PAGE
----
With momentum building around The Rap of China, Asian artists also found themselves a foothold in the Western music industry, thanks in part to the advocacy of labels like 88rising. Established in 2015, with over 7 million monthly listeners on Spotify, 88rising has propelled Asian and Asian American artists like NIKI, Joji, and Rich Brian into the global spotlight. Since 2018, 88rising has also organized the Head in the Clouds music festival, an Asian version of Coachella that features Asian musical talents.


In 2016, a year before the surge in popularity of Chinese hip hop sparked by The Rap of China, Higher Brothers joined 88rising. Their track “Made in China” became a viral sensation, later remixed by DJ Snake and played at music festivals around the world. Following Higher Brothers, more Chinese artists, including Jackson Wang, Lexie Liu, and Xin Liu, have joined the label.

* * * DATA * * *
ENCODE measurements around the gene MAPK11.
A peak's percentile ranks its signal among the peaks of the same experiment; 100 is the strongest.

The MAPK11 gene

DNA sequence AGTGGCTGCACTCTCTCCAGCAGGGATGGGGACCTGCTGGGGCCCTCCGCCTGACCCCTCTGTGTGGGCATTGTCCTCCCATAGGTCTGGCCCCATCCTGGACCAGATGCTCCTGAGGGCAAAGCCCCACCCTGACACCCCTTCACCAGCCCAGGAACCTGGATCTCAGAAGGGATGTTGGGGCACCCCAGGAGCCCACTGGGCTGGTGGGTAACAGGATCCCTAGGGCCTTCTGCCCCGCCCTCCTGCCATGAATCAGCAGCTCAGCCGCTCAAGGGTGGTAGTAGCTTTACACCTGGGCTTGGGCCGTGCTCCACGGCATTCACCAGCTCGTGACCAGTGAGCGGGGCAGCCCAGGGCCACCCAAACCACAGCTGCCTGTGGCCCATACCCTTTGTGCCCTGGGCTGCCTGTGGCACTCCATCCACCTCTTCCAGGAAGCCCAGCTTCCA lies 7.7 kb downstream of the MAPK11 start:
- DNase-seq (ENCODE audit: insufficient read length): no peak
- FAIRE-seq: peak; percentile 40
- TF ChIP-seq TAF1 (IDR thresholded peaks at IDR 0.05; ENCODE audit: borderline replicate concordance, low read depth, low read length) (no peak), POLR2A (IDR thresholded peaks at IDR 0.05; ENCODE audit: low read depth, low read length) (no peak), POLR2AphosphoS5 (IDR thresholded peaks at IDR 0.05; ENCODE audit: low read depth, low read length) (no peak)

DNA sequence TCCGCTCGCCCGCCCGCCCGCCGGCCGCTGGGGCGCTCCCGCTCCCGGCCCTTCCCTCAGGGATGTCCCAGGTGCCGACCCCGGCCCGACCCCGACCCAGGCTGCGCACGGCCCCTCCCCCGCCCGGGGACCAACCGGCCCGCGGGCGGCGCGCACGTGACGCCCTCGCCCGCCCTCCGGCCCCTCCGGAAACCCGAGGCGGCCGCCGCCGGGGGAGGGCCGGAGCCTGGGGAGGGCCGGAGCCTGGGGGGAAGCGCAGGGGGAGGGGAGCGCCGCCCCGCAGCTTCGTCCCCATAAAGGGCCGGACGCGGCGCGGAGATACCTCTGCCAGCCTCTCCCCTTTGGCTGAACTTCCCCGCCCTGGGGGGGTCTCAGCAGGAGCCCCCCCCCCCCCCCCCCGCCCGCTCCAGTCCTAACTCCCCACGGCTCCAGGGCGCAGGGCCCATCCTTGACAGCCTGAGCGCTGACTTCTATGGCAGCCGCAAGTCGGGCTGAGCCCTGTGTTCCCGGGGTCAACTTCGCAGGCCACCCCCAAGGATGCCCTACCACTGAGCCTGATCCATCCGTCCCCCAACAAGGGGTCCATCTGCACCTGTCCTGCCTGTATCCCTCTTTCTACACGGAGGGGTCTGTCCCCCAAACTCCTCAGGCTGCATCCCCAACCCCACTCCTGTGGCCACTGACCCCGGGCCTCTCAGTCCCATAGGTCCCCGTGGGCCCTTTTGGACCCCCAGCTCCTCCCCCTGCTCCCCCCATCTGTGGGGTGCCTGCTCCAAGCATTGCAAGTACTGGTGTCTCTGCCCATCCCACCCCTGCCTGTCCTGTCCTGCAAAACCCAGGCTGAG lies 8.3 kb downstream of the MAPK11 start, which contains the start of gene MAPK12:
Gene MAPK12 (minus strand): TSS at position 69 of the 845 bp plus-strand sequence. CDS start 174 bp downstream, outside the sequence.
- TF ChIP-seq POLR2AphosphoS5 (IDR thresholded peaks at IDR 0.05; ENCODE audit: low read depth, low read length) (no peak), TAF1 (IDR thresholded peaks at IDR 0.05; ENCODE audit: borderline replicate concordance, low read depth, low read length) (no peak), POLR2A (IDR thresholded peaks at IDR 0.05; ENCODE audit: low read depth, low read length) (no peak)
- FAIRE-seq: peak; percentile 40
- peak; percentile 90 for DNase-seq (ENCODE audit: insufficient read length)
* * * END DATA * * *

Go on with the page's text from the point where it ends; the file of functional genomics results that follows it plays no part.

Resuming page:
Despite this progress, hip hop fashion and streetwear culture have yet to go completely mainstream in China. However, the Chinese hip hop is definitely growing both at home and abroad. And as Chinese rappers’ music gains recognition, so do their wardrobes.


Many Chinese streetwear brands showcase an intriguing cross-cultural identity. On the one hand, Chinese rappers represent a sense of unconventionality and rebellion, breaking with tradition to inspire Chinese youth. At the same time, their streetwear lines often integrate Chinese and Asian elements in their designs — think dragons, or traditional Chinese clothing — to set themselves apart from Western streetwear. This offers a taste of guochao (also known as China chic), a wider fashion trend emphasizing Chinese culture and aesthetics.


CLOT Pronounce

Looks from CLOT’s SS2024 collaboration with Pronounce. Image via Juice Store.


Guochao is getting more popular in recent years. I love my Team Wang shirt because of the new school Chinese elements in the design, and buying Team Wang is supporting guochao,” Dayuan said.